We may be seeing a major act of Republican overreach here in North Carolina--serious enough to merit a repost from yesterday.
Back in 2009, North Carolina passed a law that allows death-row inmates to challenge their sentences if they can prove their trials were tainted by racial bias. The Racial Justice Act, one of the first of its kind, came into the spotlight earlier this year when Marcus Raymond Robinson successfully argued that prosecutors deliberately kept blacks off the jury that sentenced him to death in 1994. A major part of Robinson's case was a study by Michigan State law professors which showed prosecutors across the state improperly used their peremptory challenges to exclude prospective black jurors.
Well, we might not see cases like Robinson's for awhile. Late Wednesday, the state house passed a bill that more or less lobotomizes this landmark law.
Statistics could only be used for the county or judicial district where the crime was committed, rather than statewide, and only covering a period of 10 years before the offense and two years after the sentence. Defendants would have to come up with some other evidence to prove bias, as statistics alone would not be enough, under the proposed law.Late last year, the legislature passed a similar bill after prosecutors complained it would clog up the courts. However, Governor Bev Perdue vetoed it. The state senate had enough votes to override it, but the house didn't at the time. But five conservative Democrats broke ranks to vote for the bill, apparently buying Repub claims that the revised bill would still protect against racial bias.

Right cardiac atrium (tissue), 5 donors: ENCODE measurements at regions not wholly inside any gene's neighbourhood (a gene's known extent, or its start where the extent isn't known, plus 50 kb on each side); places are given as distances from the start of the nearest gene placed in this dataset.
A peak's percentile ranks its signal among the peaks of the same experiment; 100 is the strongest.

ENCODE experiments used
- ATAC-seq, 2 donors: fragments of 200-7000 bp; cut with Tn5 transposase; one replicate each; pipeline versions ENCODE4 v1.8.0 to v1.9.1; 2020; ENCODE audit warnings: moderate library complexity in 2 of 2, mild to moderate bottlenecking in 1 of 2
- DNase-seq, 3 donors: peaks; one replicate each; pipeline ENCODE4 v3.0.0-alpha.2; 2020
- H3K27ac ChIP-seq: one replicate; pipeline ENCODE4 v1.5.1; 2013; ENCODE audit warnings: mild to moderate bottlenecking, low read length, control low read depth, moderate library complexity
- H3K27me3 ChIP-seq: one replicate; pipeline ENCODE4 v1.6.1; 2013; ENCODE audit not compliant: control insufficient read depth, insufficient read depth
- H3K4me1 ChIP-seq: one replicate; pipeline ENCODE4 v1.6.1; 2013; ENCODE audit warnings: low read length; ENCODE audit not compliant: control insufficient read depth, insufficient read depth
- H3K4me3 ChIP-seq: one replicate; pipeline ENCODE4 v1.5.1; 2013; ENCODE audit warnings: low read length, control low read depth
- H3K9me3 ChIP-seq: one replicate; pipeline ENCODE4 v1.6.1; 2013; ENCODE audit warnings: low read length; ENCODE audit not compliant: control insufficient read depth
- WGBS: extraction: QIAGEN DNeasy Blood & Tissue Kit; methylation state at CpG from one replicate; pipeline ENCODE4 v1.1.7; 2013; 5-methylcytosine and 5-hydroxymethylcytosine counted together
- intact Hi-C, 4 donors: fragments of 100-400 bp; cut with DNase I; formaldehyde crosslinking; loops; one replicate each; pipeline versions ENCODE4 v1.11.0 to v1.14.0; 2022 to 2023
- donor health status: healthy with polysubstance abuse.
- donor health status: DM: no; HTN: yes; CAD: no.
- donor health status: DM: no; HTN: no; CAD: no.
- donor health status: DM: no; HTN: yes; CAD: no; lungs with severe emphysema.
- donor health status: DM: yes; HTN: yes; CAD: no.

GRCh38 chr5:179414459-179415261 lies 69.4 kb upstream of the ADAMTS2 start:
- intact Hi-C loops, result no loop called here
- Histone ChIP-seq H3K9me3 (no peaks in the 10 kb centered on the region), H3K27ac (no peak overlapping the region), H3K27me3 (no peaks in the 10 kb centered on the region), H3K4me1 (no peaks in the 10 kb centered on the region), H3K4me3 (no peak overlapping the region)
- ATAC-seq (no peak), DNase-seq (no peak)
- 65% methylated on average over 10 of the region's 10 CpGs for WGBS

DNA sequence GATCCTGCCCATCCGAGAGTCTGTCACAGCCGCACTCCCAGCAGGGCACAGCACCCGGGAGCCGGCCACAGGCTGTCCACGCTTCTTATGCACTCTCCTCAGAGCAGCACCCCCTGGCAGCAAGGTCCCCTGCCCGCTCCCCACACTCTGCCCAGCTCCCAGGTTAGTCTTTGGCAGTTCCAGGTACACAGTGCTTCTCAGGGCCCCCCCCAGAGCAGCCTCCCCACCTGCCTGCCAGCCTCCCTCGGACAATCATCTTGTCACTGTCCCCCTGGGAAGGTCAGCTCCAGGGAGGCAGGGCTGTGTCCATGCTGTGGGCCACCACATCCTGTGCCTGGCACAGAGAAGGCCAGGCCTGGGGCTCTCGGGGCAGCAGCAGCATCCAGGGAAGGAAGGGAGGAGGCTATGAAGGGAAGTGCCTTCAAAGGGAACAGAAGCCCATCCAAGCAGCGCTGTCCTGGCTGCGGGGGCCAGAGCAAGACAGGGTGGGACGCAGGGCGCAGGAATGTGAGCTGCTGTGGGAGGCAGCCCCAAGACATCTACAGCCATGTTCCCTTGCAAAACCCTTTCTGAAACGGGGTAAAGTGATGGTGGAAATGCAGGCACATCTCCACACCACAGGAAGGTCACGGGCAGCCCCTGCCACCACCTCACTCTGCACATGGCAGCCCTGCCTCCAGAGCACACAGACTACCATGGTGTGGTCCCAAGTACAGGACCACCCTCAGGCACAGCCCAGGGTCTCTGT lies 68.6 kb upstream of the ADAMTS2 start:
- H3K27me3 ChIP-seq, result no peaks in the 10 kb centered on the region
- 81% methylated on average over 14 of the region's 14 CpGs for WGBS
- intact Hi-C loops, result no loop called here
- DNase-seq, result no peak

The 72-47 vote Tuesday would be enough to override a gubernatorial veto.
There's still time to head this monstrosity off at the pass. Sign this petition to the North Carolina Senate telling them to let this bill stand.
The pressure is already on the state senate not to follow the state house's lead.
A soldier from Johnston County is among the supporters who want to keep the law the same.When you have both victims' families and former inmates agreeing on something like this, it's pretty telling.
"I'm witness to the fact that our justice system is not always right," said Yolanda Littlejohn. "They don't always get it right. This was shown in my sister's case when a man served 17 years for murdering her, and it wasn't him."
Darryl Hunt, a supporter of the Racial Justice Act, had his own death sentence overturned by D.N.A. evidence.
"It's a slap in the face to me, because I'm not here because our system worked. I didn't spend 19 years 4 months and 19 days in prison for a crime I didn't commit because our system worked," said Hunt.